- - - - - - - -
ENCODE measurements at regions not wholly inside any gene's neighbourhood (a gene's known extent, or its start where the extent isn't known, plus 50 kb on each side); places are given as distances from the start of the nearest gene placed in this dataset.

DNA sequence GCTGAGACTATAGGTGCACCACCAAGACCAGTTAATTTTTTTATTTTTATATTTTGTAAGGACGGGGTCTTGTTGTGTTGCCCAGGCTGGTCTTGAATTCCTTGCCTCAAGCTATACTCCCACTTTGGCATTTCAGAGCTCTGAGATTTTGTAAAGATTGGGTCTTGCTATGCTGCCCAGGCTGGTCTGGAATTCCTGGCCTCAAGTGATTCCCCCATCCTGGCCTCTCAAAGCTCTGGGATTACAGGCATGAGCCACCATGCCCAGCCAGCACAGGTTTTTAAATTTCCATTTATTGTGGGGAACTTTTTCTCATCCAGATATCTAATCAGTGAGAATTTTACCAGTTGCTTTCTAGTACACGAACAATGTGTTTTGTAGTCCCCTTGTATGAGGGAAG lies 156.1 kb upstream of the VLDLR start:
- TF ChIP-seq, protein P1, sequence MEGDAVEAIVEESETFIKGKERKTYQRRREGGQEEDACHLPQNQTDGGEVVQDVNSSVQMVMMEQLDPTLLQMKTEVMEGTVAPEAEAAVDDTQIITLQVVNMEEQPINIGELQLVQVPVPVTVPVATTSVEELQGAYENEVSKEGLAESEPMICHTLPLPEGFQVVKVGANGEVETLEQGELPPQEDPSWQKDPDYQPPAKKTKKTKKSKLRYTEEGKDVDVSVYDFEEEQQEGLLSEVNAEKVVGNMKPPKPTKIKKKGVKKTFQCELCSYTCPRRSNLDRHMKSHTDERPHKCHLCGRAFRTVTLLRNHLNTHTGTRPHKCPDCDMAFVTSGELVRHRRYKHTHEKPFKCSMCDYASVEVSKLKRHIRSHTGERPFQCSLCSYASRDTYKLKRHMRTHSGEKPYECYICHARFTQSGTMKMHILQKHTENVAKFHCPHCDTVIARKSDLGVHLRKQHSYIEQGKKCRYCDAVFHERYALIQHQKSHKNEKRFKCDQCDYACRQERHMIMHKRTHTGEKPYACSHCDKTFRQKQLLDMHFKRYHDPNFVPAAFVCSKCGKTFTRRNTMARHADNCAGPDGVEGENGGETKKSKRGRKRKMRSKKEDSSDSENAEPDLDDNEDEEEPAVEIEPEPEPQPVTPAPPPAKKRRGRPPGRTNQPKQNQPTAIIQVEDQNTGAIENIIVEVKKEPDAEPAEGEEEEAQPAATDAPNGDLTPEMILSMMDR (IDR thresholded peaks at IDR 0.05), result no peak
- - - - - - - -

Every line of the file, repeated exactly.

ENCODE measurements at regions not wholly inside any gene's neighbourhood (a gene's known extent, or its start where the extent isn't known, plus 50 kb on each side); places are given as distances from the start of the nearest gene placed in this dataset.

DNA sequence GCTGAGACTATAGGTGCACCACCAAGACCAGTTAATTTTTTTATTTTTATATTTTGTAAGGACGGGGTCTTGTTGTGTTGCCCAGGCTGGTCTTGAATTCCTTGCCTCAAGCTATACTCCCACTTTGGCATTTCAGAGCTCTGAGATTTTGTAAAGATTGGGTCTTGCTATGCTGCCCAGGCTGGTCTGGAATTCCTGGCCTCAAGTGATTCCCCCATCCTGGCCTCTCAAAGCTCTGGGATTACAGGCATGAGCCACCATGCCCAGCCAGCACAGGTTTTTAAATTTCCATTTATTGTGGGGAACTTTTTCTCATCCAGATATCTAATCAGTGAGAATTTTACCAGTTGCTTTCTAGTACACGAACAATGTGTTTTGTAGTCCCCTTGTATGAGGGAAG lies 156.1 kb upstream of the VLDLR start:
- TF ChIP-seq, protein P1, sequence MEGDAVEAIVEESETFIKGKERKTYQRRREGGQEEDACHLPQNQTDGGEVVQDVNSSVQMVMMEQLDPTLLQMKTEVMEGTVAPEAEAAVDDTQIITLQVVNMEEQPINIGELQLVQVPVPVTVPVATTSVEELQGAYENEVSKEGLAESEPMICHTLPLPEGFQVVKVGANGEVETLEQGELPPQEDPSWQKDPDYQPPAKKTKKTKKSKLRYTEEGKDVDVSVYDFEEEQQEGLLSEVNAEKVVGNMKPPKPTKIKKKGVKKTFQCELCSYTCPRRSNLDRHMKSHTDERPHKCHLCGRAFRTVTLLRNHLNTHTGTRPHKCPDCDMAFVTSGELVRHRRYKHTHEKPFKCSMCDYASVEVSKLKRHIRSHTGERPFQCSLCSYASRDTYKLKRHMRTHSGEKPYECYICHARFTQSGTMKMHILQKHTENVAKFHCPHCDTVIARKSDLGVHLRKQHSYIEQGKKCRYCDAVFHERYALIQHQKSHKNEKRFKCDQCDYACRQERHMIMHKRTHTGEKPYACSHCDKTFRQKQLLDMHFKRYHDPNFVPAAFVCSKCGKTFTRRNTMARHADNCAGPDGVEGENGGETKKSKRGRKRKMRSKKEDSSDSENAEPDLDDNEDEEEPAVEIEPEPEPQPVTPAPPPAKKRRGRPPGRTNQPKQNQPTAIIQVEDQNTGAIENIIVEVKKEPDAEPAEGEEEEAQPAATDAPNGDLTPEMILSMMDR (IDR thresholded peaks at IDR 0.05), result no peak